solicitant

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English[edit]

Etymology[edit]

Latin solicitans, present participle of sollicitō.

Noun[edit]

solicitant (plural solicitants)

  1. One who solicits.
    • 1859, Charles Mackay, Life and Liberty in America[1], page 83:
      The ante-chambers of the President are daily thronged with solicitants—with men who think they helped to make the President, and who are consequently of opinion that the President should help to make them.
    • 2006, Xiofei Kang, The Cult of the Fox: Power, Gender, and Popular Religion in Late Imperial and Modern China[2]:
      The communication between the medium and the human solicitants, described by both the medium and Pu, was conducted through informal yet polite conversation.
    • 2008, Asunción Lavrin, Brides of Christ: Conventual Life in Colonial Mexico[3]:
      In 1592, the papacy assigned the Inquisition jurisdiction over solicitation among the clergy; it thus enabled the Holy Office to pursue solicitation and solicitants in the peninsula and the oversea dominions.
    • 2011, Kregg Hetherington, Guerrilla Auditors: The Politics of Transparency in Neoliberal Paraguay[4], page 108:
      But delicate as it was, it was this connection between solicitants and a bundle of papers somewhere in the IBR system that made landownership official.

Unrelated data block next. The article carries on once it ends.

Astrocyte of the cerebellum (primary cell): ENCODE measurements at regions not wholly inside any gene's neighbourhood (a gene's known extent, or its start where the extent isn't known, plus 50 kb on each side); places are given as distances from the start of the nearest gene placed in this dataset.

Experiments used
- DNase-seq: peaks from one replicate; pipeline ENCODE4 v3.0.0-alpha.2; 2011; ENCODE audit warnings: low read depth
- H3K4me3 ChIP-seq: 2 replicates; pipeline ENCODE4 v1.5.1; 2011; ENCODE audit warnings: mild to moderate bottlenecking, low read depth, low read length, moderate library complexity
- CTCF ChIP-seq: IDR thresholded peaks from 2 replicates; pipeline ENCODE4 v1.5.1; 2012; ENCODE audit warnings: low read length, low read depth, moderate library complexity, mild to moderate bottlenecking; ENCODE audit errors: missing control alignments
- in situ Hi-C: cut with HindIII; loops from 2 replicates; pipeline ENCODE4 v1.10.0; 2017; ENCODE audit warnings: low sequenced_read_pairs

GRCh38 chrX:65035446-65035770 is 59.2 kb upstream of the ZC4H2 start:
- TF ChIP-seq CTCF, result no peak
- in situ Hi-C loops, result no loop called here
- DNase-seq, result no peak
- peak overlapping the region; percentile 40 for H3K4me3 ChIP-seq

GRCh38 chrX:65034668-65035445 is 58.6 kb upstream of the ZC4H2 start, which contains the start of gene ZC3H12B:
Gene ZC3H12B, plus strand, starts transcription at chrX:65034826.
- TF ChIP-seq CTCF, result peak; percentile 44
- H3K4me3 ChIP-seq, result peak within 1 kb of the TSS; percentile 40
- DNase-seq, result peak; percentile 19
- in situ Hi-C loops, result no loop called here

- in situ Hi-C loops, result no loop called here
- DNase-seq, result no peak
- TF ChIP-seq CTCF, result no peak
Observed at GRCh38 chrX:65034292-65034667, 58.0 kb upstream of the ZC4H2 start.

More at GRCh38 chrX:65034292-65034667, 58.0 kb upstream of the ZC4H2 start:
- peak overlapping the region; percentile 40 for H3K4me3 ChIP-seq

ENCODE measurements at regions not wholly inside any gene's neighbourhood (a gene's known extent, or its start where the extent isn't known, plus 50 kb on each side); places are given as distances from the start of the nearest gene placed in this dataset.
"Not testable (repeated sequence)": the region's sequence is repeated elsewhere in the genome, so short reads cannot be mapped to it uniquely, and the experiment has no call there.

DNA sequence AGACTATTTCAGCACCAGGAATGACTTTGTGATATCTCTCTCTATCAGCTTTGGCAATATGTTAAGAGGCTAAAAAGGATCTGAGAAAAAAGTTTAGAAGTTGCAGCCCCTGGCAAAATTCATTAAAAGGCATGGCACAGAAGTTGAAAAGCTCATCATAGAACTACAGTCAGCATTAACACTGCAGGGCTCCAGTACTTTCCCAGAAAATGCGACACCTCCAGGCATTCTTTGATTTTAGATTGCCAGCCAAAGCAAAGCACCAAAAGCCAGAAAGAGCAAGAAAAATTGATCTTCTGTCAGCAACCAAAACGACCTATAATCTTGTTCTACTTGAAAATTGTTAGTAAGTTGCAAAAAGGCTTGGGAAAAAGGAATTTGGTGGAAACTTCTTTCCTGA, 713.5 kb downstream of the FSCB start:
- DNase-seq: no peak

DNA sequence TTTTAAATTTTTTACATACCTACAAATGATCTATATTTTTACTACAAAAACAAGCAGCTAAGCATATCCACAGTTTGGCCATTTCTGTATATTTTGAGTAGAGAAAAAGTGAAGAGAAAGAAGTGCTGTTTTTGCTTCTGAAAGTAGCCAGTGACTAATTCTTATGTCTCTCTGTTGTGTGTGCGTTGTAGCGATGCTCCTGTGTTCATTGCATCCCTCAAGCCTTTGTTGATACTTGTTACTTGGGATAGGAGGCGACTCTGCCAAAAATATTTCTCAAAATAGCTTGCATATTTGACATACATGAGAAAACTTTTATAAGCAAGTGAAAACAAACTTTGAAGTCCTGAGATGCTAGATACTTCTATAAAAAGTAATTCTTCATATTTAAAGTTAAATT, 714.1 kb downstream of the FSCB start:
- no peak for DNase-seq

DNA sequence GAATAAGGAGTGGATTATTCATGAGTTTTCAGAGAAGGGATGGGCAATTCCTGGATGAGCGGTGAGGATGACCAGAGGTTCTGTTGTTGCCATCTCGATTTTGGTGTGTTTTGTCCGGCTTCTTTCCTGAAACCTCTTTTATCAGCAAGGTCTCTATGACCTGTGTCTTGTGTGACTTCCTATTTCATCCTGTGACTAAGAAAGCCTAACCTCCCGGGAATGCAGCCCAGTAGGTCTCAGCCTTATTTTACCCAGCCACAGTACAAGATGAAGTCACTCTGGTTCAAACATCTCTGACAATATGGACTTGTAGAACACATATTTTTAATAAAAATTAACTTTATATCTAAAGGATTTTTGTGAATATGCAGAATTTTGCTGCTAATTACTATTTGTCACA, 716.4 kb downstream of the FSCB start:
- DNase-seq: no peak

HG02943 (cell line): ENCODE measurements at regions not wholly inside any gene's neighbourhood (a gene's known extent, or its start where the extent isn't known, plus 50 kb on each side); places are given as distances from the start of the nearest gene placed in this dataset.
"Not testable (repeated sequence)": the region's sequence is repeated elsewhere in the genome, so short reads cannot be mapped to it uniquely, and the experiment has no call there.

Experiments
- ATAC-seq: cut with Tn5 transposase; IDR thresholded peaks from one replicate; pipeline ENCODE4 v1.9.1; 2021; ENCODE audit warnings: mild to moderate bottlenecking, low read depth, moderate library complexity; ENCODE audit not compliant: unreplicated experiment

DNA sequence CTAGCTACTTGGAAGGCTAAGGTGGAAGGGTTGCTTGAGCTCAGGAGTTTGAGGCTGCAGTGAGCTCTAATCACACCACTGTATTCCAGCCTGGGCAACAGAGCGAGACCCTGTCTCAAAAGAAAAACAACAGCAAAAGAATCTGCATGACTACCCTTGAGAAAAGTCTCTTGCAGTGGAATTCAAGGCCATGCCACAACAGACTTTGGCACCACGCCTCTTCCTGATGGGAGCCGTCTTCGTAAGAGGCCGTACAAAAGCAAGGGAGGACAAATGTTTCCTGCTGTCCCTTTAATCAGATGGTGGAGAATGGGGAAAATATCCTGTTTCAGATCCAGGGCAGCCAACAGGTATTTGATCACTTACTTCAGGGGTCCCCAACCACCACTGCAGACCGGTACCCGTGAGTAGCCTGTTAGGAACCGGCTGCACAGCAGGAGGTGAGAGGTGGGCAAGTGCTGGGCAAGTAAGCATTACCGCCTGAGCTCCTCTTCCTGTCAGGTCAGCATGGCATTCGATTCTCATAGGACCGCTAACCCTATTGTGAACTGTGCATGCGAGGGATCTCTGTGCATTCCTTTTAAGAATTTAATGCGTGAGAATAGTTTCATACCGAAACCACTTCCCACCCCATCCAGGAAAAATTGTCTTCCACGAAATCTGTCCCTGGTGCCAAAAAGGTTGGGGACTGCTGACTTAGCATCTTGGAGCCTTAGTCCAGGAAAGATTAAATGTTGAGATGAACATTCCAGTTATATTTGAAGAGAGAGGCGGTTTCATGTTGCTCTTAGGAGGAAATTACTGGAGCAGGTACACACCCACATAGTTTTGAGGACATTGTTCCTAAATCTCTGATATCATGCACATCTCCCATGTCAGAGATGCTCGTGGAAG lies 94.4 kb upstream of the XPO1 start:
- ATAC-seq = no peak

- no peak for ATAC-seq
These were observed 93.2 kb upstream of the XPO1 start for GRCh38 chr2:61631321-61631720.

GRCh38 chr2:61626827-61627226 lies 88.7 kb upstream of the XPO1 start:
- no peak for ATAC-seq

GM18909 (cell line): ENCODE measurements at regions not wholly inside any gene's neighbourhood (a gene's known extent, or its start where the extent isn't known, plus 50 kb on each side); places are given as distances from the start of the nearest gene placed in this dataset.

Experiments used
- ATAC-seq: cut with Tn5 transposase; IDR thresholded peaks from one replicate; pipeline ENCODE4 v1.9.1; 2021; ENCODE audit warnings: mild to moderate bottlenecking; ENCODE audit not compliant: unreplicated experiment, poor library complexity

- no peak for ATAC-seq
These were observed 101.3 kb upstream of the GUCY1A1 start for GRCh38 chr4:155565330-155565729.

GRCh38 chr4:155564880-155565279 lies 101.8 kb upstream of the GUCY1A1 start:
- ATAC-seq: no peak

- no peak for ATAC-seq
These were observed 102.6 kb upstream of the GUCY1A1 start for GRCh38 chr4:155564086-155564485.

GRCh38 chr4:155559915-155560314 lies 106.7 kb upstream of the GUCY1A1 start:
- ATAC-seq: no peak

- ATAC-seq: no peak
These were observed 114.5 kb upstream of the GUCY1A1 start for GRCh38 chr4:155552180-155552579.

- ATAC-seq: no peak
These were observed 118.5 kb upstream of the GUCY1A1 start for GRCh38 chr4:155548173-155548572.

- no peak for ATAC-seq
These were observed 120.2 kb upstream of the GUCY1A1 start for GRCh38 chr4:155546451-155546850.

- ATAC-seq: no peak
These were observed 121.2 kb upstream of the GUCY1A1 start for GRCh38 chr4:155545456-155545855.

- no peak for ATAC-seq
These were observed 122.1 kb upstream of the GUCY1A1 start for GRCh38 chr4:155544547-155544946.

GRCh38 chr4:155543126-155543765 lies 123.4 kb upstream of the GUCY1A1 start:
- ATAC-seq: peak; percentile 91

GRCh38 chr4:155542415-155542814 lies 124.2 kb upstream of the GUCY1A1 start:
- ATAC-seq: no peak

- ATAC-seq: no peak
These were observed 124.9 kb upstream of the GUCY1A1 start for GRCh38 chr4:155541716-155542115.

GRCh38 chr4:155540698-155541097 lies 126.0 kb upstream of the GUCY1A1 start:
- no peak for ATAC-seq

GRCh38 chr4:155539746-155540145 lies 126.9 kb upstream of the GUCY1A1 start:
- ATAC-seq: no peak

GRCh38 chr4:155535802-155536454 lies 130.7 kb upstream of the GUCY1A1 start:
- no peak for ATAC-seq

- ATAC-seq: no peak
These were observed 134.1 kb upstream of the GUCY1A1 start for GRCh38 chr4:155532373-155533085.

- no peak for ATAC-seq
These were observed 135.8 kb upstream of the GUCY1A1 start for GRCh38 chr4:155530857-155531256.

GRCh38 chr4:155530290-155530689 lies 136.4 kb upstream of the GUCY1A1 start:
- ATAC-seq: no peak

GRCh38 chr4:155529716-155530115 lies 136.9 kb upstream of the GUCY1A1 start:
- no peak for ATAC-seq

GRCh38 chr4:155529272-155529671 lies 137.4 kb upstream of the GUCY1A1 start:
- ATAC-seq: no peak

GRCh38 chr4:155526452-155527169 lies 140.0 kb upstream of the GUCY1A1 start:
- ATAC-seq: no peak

• 2013, Walter Stahr, Seward: Lincoln's Indispensable Man[5], page 258:
      Solicitants for office besiege him, and he of course finds his hands full for the present.
  2. (Catholicism, historical) A priest who abused the confessional to solicit women.
    • 1840, The Orthodox Presbyterian Theological Review and Missionary Recorder[6]:
      How like to the conduct of a Titular Bishop of Derry, who, when a Priest was accused of the crime of "solicitant at confession," expressed his abhorrence of the offence, and punished the offender by removing him to a better parish!
    • 1894, James Strong, Cyclopaedia of Biblical, Theological, and Ecclesiastical Literature[7], volume 9, page 861:
      Solicitant, one who, abusing the privacy of the confessional, tempts women to a violation of chastity.
    • 1898, Walter Walsh, The Secret History of the Oxford Movement[8], page 118:
      That the Confessional has been grossly used for immoral purposes, by evil-disposed priests, and that to a gigantic extent in the Church of Rom, is amply proved, beyond the possibility of refutation, by the Bulls of the Popes themselves against solicitant priests.

Anagrams[edit]